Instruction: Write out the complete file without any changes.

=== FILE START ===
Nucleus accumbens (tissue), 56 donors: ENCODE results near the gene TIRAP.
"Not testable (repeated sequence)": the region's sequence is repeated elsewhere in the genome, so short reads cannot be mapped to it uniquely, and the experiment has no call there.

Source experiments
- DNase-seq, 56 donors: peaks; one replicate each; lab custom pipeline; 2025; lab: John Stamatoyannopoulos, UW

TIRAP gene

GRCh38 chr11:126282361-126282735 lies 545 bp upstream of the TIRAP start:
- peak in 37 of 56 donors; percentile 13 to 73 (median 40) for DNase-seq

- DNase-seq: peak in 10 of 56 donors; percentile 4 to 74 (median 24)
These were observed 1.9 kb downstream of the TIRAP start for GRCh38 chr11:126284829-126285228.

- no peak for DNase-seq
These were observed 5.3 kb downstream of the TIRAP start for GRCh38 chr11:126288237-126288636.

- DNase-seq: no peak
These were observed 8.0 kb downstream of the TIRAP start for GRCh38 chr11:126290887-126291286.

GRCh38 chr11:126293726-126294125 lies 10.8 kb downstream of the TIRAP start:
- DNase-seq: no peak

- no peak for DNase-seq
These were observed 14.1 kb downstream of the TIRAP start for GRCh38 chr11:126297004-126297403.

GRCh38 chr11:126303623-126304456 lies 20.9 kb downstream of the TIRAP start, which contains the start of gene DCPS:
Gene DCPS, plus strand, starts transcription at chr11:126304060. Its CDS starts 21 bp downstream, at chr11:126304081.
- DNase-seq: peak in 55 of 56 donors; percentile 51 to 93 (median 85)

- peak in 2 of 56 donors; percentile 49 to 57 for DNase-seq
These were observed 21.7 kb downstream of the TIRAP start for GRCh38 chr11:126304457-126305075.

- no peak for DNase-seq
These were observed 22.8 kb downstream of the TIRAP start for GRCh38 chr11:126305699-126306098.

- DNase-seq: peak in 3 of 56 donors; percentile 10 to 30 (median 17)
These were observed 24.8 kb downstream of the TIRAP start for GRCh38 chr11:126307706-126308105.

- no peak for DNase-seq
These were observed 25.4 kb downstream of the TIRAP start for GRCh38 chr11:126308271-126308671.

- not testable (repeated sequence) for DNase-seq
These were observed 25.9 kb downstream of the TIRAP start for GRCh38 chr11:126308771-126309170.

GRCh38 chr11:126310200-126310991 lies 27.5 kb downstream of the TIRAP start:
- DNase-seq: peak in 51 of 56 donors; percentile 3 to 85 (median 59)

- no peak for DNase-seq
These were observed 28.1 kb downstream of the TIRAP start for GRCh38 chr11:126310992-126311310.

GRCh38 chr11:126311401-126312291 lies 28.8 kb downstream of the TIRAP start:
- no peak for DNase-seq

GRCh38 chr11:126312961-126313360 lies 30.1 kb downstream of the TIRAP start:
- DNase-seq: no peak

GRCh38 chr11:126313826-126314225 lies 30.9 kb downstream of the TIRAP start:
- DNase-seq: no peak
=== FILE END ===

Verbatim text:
Nucleus accumbens (tissue), 56 donors: ENCODE results near the gene TIRAP.
"Not testable (repeated sequence)": the region's sequence is repeated elsewhere in the genome, so short reads cannot be mapped to it uniquely, and the experiment has no call there.

Source experiments
- DNase-seq, 56 donors: peaks; one replicate each; lab custom pipeline; 2025; lab: John Stamatoyannopoulos, UW

TIRAP gene

GRCh38 chr11:126282361-126282735 lies 545 bp upstream of the TIRAP start:
- peak in 37 of 56 donors; percentile 13 to 73 (median 40) for DNase-seq

- DNase-seq: peak in 10 of 56 donors; percentile 4 to 74 (median 24)
These were observed 1.9 kb downstream of the TIRAP start for GRCh38 chr11:126284829-126285228.

- no peak for DNase-seq
These were observed 5.3 kb downstream of the TIRAP start for GRCh38 chr11:126288237-126288636.

- DNase-seq: no peak
These were observed 8.0 kb downstream of the TIRAP start for GRCh38 chr11:126290887-126291286.

GRCh38 chr11:126293726-126294125 lies 10.8 kb downstream of the TIRAP start:
- DNase-seq: no peak

- no peak for DNase-seq
These were observed 14.1 kb downstream of the TIRAP start for GRCh38 chr11:126297004-126297403.

GRCh38 chr11:126303623-126304456 lies 20.9 kb downstream of the TIRAP start, which contains the start of gene DCPS:
Gene DCPS, plus strand, starts transcription at chr11:126304060. Its CDS starts 21 bp downstream, at chr11:126304081.
- DNase-seq: peak in 55 of 56 donors; percentile 51 to 93 (median 85)

- peak in 2 of 56 donors; percentile 49 to 57 for DNase-seq
These were observed 21.7 kb downstream of the TIRAP start for GRCh38 chr11:126304457-126305075.

- no peak for DNase-seq
These were observed 22.8 kb downstream of the TIRAP start for GRCh38 chr11:126305699-126306098.

- DNase-seq: peak in 3 of 56 donors; percentile 10 to 30 (median 17)
These were observed 24.8 kb downstream of the TIRAP start for GRCh38 chr11:126307706-126308105.

- no peak for DNase-seq
These were observed 25.4 kb downstream of the TIRAP start for GRCh38 chr11:126308271-126308671.

- not testable (repeated sequence) for DNase-seq
These were observed 25.9 kb downstream of the TIRAP start for GRCh38 chr11:126308771-126309170.

GRCh38 chr11:126310200-126310991 lies 27.5 kb downstream of the TIRAP start:
- DNase-seq: peak in 51 of 56 donors; percentile 3 to 85 (median 59)

- no peak for DNase-seq
These were observed 28.1 kb downstream of the TIRAP start for GRCh38 chr11:126310992-126311310.

GRCh38 chr11:126311401-126312291 lies 28.8 kb downstream of the TIRAP start:
- no peak for DNase-seq

GRCh38 chr11:126312961-126313360 lies 30.1 kb downstream of the TIRAP start:
- DNase-seq: no peak

GRCh38 chr11:126313826-126314225 lies 30.9 kb downstream of the TIRAP start:
- DNase-seq: no peak